Veit calculated how much sand was dredged at sea in volume and how much was put on land in volume. The levels must meet the specifications of the design of the island or the channel. “I would go to sea in a little boat and do a 3D mapping of the sea floor,” she explained. “I then made a drawing and computed all the volumes and then we could show the clients all the calculations. Projects like this can take one to six years or more to complete.”

“I always I wanted to do something with the ocean,” said Veit. “I chose an engineering school in Brest because all the engineering specialties they were offering were linked to the ocean.”

The first assignments for Veit were in Korea and Africa and this created challenges for the recently-graduated engineer. “I was sent to the site in Gabon, Africa (on the western Atlantic coast) because they speak French there,” Veit said. “Being a young engineer in Africa was difficult. I felt like I was always having to prove myself twice. I was on these construction sites with these big tough guys. I was out there taking measurements and having to collaborate with the men every day. It was a tough environment. I was only 22 years old.”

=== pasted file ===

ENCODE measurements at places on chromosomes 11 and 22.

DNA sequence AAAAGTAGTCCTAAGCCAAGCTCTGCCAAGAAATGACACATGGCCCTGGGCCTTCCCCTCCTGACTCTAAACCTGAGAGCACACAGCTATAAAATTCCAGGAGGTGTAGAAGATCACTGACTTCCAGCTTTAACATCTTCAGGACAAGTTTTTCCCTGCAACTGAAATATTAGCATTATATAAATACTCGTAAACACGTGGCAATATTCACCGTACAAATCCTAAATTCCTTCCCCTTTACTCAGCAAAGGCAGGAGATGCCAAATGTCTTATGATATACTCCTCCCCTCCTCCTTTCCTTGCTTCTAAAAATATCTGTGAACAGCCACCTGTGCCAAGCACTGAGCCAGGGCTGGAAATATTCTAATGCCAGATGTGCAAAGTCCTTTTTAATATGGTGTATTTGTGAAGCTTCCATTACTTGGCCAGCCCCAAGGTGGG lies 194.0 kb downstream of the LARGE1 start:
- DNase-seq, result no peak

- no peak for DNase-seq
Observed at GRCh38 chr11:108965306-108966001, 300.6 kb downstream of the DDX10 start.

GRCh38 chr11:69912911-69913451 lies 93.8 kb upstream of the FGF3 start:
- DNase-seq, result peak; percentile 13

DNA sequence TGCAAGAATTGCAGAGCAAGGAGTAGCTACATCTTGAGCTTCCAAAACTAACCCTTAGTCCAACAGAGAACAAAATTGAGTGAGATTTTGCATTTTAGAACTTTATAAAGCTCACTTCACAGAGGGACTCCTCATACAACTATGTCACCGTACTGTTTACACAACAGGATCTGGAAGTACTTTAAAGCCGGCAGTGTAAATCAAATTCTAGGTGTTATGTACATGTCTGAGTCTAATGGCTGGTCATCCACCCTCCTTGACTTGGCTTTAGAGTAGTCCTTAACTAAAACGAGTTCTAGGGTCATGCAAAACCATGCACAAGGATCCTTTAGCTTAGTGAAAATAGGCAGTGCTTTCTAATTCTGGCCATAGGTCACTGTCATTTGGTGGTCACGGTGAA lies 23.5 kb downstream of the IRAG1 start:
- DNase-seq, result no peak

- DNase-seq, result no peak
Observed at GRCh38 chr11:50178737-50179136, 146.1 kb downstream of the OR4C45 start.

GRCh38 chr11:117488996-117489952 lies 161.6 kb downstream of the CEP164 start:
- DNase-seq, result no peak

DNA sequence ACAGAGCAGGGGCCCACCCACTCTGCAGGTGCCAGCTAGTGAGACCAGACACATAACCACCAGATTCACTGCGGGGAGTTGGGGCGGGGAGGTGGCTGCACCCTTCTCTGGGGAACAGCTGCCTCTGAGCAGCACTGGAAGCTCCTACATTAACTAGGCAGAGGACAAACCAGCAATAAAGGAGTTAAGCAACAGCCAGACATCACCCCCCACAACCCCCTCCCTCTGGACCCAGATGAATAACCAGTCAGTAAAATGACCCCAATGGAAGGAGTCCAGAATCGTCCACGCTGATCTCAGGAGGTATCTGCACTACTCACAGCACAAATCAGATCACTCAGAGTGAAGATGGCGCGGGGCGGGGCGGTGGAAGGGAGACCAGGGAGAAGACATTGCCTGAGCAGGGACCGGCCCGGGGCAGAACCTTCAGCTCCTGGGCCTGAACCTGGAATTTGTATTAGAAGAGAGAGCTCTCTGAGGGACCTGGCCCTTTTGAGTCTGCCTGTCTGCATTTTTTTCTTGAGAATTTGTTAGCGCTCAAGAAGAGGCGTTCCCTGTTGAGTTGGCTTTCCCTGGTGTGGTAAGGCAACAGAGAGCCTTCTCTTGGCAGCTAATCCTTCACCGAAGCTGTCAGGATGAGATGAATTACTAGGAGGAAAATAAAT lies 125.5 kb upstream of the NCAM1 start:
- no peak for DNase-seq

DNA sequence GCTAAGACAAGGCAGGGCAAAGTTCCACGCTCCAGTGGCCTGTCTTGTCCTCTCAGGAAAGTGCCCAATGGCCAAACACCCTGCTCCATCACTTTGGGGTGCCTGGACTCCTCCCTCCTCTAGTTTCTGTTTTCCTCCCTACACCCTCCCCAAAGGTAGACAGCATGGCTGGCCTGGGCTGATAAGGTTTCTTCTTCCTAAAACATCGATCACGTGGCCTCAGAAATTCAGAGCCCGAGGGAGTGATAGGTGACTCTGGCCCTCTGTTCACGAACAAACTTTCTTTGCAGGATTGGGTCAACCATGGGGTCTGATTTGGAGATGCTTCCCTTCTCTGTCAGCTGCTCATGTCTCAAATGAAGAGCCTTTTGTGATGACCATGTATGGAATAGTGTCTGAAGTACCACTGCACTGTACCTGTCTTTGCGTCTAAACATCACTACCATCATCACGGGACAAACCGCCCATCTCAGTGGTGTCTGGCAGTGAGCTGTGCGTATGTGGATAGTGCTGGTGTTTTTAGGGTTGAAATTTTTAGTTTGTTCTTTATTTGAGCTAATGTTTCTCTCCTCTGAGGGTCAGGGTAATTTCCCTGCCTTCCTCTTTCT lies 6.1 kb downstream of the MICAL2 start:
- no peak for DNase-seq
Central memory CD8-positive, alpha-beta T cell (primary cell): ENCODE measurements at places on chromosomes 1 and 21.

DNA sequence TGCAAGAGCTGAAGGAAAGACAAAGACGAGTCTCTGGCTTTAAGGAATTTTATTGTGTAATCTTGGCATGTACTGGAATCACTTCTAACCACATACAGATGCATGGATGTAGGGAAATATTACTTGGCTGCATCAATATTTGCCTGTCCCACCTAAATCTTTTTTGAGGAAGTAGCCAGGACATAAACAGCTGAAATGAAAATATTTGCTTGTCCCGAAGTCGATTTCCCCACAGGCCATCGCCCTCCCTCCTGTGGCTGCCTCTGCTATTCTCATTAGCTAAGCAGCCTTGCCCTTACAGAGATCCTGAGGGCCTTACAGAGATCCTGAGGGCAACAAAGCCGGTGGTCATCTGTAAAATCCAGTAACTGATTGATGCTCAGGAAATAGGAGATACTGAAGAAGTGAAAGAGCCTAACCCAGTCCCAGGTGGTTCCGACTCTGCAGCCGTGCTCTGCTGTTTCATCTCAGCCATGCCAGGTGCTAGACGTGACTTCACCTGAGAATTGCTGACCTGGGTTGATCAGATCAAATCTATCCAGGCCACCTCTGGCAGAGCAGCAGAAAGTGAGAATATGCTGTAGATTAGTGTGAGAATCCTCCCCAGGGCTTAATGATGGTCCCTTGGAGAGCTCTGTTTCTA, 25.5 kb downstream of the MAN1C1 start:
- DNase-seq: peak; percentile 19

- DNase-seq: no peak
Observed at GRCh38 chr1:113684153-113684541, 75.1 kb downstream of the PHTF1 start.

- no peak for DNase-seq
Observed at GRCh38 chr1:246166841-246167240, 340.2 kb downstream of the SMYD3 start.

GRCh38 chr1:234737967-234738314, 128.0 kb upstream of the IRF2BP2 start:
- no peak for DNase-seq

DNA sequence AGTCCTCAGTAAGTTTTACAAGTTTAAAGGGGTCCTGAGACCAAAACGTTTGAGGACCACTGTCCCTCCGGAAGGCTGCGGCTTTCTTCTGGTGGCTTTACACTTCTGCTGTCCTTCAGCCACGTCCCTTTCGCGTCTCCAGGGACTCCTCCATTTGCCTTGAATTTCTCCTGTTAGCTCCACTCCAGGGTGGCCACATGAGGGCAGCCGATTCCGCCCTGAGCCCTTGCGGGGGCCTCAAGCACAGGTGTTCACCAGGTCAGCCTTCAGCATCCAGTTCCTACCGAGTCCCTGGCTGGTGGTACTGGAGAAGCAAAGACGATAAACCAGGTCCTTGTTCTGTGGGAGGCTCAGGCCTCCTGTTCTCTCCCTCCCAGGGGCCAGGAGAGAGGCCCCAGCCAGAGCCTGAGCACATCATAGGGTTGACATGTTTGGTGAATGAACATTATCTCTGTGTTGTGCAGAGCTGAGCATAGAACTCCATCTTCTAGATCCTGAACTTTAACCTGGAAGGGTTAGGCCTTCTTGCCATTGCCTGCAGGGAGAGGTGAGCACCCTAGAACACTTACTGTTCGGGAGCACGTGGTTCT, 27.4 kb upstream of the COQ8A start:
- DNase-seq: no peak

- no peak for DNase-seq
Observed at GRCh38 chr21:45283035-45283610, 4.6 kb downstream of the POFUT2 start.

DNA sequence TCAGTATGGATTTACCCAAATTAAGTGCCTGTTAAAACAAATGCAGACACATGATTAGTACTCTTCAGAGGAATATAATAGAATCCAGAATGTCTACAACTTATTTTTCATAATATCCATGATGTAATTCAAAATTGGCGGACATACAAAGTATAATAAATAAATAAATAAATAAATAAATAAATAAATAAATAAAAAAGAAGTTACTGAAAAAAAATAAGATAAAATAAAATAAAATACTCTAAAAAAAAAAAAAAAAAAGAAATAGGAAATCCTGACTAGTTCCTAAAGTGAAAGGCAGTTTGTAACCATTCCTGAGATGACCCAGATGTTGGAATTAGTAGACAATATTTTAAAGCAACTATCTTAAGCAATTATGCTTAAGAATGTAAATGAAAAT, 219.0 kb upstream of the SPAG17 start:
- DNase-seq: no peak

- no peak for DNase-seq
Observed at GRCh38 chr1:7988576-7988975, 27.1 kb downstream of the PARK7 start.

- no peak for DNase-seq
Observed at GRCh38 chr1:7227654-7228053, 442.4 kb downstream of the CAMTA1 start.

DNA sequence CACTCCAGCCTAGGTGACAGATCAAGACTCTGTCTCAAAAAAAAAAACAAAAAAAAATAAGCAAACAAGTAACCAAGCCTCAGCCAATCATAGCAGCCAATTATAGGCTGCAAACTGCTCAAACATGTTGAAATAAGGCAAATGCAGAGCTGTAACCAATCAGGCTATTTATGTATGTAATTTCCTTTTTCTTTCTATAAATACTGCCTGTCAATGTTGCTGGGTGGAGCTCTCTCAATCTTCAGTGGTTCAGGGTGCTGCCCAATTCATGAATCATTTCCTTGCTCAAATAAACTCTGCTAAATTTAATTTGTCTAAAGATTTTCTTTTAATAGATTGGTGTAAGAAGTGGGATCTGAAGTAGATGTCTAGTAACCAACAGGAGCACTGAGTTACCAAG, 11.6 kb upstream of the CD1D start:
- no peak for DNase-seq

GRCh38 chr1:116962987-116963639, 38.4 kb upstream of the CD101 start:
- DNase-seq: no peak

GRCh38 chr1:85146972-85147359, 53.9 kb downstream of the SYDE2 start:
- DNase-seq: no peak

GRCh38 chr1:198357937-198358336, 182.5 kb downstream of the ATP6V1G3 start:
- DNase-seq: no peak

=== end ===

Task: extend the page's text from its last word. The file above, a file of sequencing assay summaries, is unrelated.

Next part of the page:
Now, Veit fits right in with the others onboard the offshore vessel. With experience and high-quality performance, she has earned their respect.  “When I’m living on the huge 100 m offshore vessel, it feels huge,” she said; when the work finishes Veit moves to her floating home a 12.5 m sailboat on which she and her husband sail the world. Last year, Emeline Veit spent only 10 days on dry land. She wouldn’t have it any other way.